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A review of pulmonary arterial hypertension: role of ambrisentan.

Author(s): Barst RJ

Affiliation(s): New York Presbyterian Pulmonary Hypertension Center, Columbia University College of Physicians & Surgeons, 3959 Broadway, BHN 2-255, NewYork, NY 10032, USA. rjb3@columbia.edu

Publication date & source: 2007, Vasc Health Risk Manag., 3(1):11-22.

Publication type: Review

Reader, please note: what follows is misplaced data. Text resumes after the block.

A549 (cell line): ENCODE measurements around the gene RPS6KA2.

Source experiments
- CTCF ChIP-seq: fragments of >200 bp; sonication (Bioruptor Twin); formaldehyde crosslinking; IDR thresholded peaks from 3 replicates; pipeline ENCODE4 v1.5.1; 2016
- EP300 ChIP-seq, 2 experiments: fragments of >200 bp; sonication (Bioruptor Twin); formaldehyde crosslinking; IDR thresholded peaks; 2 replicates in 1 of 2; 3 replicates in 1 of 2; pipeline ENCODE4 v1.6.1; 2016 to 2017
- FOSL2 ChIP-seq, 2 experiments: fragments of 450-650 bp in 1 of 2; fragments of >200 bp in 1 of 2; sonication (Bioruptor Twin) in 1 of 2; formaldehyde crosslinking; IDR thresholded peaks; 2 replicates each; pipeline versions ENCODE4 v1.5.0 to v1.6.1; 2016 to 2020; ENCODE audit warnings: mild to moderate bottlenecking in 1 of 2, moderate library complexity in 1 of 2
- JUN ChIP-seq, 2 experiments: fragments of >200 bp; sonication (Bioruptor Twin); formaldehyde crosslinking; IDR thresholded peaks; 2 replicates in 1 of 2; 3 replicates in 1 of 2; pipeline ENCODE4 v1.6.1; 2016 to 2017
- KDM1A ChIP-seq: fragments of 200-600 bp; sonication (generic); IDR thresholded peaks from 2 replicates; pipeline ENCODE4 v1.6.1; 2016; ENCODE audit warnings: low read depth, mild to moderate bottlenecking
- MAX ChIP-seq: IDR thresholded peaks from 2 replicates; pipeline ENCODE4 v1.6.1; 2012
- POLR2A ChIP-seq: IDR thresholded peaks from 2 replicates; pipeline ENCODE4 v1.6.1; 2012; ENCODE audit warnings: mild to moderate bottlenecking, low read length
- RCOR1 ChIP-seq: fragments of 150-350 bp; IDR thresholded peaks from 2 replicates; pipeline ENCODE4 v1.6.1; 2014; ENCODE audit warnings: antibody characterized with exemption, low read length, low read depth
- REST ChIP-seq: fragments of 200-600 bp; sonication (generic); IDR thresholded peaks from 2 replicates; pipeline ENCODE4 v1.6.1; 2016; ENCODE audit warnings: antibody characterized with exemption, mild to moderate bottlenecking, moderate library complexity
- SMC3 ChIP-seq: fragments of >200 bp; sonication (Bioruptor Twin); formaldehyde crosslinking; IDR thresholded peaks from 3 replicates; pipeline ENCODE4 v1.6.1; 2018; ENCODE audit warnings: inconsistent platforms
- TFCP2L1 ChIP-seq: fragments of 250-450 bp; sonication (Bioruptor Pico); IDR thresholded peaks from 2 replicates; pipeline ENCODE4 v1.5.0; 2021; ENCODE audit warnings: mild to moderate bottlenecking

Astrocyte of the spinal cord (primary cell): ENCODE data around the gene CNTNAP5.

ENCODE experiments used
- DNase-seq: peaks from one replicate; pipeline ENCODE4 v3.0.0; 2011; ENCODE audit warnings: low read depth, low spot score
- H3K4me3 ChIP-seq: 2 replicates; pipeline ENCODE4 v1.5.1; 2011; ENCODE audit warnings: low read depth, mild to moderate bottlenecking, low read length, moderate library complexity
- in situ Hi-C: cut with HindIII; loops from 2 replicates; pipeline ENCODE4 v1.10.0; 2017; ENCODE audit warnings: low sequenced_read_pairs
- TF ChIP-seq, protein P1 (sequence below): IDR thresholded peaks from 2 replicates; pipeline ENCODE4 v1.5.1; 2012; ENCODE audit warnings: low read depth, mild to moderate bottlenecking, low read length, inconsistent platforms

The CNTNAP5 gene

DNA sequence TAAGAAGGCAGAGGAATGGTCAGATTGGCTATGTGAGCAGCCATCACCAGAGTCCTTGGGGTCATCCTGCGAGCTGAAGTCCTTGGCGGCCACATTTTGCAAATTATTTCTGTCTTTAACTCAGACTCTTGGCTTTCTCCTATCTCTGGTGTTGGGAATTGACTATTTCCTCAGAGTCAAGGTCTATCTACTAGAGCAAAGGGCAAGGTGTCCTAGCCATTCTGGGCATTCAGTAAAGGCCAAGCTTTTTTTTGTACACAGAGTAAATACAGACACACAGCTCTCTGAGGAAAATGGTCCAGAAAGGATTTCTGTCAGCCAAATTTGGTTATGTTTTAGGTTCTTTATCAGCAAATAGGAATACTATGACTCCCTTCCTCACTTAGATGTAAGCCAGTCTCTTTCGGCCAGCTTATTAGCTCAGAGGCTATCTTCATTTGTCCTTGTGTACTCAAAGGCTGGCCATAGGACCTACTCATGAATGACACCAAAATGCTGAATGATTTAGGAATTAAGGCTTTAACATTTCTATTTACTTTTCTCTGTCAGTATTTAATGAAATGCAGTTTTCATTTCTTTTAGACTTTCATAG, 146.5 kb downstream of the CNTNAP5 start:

Pulmonary arterial hypertension (PAH) is a rare fatal disease. Current disease-specific therapeutic interventions in PAH target 1 of 3 established pathways in disease pathobiology: prostacyclin, nitric oxide, and endothelin-1. Endothelin receptor antagonists (ERAs) act on the endothelin pathway by blocking binding of endothelin-1 to its receptors (endothelin type-A [ET(A)] and/or type-B [ET(B)]) on the surface of endothelial and smooth muscle cells. Ambrisentan is an oral, once-daily, ET(A)-selective ERA in development for the treatment of PAH. In Phase 3 clinical trials in patients with PAH, ambrisentan (2.5-10 mg orally once-daily) improved exercise capacity, Borg dyspnea index, time to clinical worsening, WHO functional class, and quality of life compared with placebo. Ambrisentan provided durable (at least 2 years) improvement in exercise capacity in a Phase 2 long-term extension study. Ambrisentan was well tolerated with a lower incidence and severity of liver function test abnormalities compared with the ET(A)/ET(B) ERA, bosentan, and the ET(A)-selective ERA, sitaxsentan. Ambrisentan does not induce or inhibit P450 enzymes; therefore, ambrisentan is unlikely to affect the pharmacokinetics of P450-metabolized drugs. The demonstration of clinical efficacy, low incidence of acute hepatic toxicity, and low risk of drug-drug interactions support the role of ambrisentan for the treatment of PAH.

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